Is Your Retirement Plan Safe or Will You Be Sorry?

Is Your Retirement Plan Safe or Will You Be Sorry?

Is Your Retirement Plan Safe or Will You Be Sorry? | John Smallwood

I’m often impressed with the care that clients put into their financial plans prior to coming to see me. They come prepared with amazing spreadsheets containing their financial plan. The only problem is that they are linear. They’ve got a flat rate of return of 6 percent, a flat tax rate (or no taxes), a static inflation rate. If I take that plan and realistically modify one of those elements, then the whole plan is thrown off.

People don’t really think through all the potential “what-ifs” – and to be honest, it’s not possible to specifically plan for the unexpected. However, there’s often a lack of strategy that results in not considering truly reliable factors such as inflation, market volatility, long-term disability or long-term care.

The problem is that they are basing their future wealth on a simple formula:

Money X time X percent of return = future wealth

This formula states that your financial plan consists of investing money with a projected return. Using this formula, you should end up with amount X of future wealth, which is not how reality works. What happens if your rate of return changes for the worse? What if the time to meet the projected financial goal is cut short? What if the amount of money you have changes? Changing one variable changes the outcome; changing two variables destroys your plan.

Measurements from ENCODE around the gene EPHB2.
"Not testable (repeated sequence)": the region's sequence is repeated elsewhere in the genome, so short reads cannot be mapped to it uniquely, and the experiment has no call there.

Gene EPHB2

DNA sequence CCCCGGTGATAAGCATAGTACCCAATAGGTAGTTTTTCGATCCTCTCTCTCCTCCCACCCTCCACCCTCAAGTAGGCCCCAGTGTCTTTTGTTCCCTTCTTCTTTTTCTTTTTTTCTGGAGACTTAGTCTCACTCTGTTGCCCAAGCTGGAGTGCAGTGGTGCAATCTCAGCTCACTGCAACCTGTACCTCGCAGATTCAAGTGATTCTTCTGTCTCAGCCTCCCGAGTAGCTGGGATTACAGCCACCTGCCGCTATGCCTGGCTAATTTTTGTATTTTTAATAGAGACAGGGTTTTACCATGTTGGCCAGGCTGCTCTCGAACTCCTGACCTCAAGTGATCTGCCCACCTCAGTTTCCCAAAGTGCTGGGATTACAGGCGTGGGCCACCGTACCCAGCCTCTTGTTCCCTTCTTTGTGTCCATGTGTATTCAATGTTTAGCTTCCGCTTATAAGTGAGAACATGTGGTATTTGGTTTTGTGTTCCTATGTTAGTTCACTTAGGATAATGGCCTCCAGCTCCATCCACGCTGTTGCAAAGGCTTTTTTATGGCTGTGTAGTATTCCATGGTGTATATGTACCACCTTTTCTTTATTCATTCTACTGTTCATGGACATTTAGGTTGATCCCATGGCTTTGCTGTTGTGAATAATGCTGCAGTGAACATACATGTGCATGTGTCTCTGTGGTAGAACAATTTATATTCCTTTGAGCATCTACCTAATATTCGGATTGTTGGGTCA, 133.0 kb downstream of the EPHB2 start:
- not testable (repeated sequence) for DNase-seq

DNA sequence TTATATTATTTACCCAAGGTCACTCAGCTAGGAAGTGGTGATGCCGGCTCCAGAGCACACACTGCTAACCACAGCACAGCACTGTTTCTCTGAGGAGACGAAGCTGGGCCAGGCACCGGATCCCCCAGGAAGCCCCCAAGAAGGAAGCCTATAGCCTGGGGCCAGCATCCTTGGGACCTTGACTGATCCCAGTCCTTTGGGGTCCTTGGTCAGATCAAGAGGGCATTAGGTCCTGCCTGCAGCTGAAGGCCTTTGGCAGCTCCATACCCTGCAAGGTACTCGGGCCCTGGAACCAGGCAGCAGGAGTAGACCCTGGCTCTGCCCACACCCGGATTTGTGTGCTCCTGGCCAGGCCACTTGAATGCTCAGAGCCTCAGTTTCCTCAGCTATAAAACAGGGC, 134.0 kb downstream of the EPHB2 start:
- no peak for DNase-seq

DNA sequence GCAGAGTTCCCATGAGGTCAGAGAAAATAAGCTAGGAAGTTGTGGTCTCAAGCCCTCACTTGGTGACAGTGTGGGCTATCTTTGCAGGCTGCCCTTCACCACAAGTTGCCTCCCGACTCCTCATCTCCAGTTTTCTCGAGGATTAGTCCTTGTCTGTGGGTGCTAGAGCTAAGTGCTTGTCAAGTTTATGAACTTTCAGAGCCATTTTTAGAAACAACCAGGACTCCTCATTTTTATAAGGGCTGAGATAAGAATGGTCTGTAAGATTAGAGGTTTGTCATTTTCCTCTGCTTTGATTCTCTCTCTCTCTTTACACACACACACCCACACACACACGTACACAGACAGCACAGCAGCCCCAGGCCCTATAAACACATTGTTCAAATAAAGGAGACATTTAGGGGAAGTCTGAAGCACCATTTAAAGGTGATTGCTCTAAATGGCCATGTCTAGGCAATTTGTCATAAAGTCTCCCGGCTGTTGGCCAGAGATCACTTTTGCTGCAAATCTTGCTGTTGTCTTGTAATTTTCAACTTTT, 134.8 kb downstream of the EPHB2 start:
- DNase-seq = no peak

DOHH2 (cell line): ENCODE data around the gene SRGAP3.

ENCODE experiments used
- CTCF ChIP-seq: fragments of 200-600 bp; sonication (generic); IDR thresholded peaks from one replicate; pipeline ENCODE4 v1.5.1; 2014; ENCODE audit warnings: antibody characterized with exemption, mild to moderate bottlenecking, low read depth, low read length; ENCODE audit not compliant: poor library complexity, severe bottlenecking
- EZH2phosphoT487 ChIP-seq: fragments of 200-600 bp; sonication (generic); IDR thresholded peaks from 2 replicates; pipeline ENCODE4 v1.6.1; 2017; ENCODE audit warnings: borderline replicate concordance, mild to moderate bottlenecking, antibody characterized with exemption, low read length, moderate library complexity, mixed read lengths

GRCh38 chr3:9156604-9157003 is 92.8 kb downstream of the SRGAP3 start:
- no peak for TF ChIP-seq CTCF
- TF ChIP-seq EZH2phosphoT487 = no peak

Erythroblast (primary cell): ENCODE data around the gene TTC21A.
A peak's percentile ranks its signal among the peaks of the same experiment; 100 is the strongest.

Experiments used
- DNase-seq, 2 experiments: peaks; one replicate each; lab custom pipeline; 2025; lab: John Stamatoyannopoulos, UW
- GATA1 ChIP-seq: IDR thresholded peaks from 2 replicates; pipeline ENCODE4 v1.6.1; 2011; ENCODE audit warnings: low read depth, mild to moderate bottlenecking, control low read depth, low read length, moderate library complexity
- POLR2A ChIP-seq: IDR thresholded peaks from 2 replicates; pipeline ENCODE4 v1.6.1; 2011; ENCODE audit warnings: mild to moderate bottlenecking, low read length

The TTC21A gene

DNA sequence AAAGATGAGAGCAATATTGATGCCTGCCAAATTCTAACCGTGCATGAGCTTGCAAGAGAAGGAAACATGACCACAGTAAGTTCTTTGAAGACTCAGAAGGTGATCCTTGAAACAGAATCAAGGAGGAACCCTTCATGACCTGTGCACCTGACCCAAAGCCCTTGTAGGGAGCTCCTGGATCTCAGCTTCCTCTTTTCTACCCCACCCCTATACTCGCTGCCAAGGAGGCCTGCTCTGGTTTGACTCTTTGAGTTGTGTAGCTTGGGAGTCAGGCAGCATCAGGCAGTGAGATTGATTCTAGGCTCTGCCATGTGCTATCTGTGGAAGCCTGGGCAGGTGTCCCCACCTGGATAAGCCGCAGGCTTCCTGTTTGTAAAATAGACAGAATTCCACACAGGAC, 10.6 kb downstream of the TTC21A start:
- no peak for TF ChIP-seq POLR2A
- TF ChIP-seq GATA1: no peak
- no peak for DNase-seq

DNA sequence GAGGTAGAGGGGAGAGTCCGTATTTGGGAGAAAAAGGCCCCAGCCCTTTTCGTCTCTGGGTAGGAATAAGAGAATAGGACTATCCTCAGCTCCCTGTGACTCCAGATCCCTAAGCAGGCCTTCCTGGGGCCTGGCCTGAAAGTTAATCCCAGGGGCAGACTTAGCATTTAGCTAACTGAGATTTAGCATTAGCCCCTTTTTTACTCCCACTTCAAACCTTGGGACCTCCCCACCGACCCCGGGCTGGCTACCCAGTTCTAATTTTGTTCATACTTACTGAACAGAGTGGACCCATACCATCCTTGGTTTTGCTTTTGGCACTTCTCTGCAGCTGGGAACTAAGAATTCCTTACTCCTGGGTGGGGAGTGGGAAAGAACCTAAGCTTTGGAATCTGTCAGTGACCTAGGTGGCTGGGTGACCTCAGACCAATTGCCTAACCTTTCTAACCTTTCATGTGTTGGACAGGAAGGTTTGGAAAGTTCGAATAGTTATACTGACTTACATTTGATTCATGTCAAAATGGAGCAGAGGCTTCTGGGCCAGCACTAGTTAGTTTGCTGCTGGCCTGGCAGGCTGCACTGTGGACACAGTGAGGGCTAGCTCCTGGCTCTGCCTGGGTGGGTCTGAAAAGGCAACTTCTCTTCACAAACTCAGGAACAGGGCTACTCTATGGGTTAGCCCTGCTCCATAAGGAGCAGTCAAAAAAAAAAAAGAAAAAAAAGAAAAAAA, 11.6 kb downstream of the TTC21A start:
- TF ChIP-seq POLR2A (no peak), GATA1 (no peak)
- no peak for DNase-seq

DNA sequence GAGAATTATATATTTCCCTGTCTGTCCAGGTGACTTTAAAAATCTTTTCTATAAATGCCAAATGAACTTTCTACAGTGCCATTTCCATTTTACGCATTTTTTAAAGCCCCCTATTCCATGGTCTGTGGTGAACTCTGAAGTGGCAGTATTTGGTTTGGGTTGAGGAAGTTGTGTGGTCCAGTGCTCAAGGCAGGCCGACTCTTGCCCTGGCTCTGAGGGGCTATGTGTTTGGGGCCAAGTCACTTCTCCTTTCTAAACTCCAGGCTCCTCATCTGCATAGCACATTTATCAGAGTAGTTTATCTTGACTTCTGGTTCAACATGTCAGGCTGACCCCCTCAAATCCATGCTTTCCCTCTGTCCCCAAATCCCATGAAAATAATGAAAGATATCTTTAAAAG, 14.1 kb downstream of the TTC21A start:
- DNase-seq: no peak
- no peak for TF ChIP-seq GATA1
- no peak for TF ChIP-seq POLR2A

The key is to understand all the variables and develop strategies to mitigate and offset or reduce the impact of all these different things that are going to happen that can’t be predicted. And yet, there is no telling what is going to happen at the end of the day. The markets are down as I write these words. Where will they be a month from now? A year from now? When you retire?

The situation you want to find yourself in is having a financial plan you can feel confident and safe about, regardless of what the future holds.  Creating this kind of plan requires thinking outside of the conventional financial planning box – meaning, it will require a unique approach for your unique life, goals, obligations, etc.

Everyone is different. Every financial plan should also be different. Creating your financial work of art means peeling back the layers on your financial life and looking at current and past circumstances, then chiseling away at what’s not great about a plan. A financial plan is a work of art because the unique dynamics of the individual dictate the outcome of that plan.

Instead of a single product, you need a plan that has multiple financial products coming together to help you reduce taxes, reduce risk, reduce fees and costs while increasing your savings rate, increasing your retirement income, putting more benefits and protection around your wealth, and ultimately, passing more to your family. That’s the ultimate goal and that’s when you’ll know that you have a financial plan that will stand the test of time and circumstances – no matter what they are. 

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